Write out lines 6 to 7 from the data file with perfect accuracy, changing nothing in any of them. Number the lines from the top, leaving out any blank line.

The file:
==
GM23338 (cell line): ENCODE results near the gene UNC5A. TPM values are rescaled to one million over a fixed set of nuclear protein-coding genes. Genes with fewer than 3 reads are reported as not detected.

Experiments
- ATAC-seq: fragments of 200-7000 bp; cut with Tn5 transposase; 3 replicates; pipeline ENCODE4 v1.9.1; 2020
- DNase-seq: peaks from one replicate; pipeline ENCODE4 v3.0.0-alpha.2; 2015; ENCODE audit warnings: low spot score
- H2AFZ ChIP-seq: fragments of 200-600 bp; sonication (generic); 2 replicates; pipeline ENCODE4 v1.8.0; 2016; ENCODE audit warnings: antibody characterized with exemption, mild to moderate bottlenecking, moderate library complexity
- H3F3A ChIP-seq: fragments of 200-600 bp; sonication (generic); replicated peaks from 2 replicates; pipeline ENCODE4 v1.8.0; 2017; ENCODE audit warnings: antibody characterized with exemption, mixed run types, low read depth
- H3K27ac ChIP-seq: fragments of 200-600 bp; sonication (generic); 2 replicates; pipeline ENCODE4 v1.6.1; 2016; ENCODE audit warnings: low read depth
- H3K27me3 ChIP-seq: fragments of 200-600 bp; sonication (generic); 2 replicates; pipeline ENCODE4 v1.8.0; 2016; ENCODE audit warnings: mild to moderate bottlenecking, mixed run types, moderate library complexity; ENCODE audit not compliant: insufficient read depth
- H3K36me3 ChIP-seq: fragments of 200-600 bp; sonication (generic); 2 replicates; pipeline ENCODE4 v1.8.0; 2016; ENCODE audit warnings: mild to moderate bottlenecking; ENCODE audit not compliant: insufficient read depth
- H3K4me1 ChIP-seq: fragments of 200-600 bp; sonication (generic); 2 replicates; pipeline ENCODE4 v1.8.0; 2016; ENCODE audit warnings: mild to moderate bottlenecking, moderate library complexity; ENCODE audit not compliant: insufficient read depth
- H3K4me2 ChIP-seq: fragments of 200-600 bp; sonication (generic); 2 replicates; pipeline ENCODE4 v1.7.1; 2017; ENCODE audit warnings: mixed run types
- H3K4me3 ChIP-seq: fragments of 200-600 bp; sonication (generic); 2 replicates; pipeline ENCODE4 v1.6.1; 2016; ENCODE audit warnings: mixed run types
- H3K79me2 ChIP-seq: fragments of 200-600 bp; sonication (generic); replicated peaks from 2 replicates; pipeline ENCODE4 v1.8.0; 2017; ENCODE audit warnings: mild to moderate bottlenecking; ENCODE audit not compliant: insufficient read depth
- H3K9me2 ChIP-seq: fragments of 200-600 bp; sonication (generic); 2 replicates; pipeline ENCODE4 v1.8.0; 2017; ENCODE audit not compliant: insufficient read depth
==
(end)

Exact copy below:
- H3F3A ChIP-seq: fragments of 200-600 bp; sonication (generic); replicated peaks from 2 replicates; pipeline ENCODE4 v1.8.0; 2017; ENCODE audit warnings: antibody characterized with exemption, mixed run types, low read depth
- H3K27ac ChIP-seq: fragments of 200-600 bp; sonication (generic); 2 replicates; pipeline ENCODE4 v1.6.1; 2016; ENCODE audit warnings: low read depth